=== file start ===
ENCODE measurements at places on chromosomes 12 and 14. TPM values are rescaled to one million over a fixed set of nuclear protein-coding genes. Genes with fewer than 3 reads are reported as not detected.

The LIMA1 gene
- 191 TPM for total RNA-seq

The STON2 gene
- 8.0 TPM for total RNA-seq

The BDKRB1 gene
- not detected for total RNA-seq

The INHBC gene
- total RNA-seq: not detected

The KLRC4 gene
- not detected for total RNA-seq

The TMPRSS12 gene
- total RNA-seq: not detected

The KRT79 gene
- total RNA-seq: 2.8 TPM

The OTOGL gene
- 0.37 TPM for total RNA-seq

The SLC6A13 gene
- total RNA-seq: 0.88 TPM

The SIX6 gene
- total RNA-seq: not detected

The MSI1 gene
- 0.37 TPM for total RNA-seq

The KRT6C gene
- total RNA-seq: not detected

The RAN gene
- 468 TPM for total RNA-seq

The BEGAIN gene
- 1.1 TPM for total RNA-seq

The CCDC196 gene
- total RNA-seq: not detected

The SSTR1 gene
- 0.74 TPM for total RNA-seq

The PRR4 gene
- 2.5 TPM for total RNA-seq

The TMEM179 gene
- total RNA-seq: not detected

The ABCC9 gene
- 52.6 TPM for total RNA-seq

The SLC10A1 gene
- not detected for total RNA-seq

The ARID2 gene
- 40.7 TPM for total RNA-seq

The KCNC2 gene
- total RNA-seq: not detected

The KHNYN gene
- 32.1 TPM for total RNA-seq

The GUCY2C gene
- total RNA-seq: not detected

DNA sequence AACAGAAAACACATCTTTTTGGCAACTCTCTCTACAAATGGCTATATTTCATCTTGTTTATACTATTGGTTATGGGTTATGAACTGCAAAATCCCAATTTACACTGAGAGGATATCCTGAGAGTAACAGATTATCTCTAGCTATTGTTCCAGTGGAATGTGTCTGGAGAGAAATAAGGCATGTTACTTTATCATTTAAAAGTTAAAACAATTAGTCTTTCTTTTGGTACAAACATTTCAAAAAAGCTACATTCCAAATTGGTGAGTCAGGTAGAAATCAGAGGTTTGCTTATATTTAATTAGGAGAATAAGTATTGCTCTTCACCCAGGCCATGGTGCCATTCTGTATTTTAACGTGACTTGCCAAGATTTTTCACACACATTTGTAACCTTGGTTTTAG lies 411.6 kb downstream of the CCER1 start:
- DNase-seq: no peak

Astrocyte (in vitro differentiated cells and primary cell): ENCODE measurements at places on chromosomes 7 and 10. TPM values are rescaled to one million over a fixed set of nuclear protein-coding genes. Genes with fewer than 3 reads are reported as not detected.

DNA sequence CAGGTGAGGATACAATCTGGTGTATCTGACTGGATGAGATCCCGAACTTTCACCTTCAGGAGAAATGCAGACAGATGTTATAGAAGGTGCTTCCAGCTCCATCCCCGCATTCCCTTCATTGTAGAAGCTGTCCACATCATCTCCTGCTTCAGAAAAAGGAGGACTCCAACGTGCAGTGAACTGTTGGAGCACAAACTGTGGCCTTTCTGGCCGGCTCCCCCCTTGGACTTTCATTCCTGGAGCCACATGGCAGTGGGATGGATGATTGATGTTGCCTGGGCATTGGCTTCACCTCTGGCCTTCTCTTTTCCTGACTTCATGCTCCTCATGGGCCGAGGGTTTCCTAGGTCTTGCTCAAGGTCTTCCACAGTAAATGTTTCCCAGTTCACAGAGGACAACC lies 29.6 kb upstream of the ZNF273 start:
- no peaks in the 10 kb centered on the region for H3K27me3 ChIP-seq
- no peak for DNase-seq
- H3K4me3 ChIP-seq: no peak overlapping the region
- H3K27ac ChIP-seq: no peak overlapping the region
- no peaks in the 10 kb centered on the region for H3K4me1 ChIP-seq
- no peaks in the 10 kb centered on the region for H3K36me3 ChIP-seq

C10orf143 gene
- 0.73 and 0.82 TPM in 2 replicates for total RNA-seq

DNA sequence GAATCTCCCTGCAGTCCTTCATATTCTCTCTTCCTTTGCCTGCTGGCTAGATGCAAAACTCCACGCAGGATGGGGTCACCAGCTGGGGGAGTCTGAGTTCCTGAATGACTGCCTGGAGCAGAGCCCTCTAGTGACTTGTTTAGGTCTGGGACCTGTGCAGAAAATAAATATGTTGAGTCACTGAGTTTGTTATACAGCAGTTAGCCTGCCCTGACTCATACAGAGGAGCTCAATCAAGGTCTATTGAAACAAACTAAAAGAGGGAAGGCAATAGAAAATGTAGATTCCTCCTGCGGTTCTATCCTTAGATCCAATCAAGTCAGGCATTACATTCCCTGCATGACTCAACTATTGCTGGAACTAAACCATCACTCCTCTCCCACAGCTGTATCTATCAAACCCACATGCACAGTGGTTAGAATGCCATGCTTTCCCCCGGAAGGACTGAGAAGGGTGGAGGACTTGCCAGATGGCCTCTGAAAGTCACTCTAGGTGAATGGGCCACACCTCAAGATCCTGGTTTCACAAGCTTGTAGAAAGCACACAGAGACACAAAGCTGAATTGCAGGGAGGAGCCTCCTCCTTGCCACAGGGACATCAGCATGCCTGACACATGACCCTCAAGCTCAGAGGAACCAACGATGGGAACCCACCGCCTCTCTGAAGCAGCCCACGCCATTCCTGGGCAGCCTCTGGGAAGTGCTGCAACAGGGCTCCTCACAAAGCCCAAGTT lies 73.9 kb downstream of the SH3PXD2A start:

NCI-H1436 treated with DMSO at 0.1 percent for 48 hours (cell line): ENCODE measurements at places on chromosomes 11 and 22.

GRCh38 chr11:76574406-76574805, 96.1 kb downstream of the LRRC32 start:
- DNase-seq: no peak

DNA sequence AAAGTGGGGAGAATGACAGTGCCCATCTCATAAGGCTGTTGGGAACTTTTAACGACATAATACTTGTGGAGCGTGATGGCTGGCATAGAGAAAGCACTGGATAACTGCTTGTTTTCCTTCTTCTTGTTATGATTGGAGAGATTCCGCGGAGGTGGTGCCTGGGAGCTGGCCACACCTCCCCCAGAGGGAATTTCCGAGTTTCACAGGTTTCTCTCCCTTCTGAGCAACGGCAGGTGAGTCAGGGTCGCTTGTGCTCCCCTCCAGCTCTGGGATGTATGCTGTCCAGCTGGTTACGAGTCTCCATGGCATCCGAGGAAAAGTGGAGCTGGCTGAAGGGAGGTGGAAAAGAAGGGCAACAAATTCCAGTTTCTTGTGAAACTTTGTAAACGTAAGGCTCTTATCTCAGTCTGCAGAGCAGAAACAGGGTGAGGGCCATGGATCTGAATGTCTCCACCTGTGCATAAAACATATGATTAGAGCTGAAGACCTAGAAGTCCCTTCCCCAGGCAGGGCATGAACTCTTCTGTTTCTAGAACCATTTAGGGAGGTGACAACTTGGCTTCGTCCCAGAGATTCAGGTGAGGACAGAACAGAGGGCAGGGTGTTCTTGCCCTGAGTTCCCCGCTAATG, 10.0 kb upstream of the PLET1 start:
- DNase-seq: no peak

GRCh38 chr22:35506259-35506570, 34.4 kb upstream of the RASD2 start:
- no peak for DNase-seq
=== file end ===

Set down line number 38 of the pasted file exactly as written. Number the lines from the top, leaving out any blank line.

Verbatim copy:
The ABCC9 gene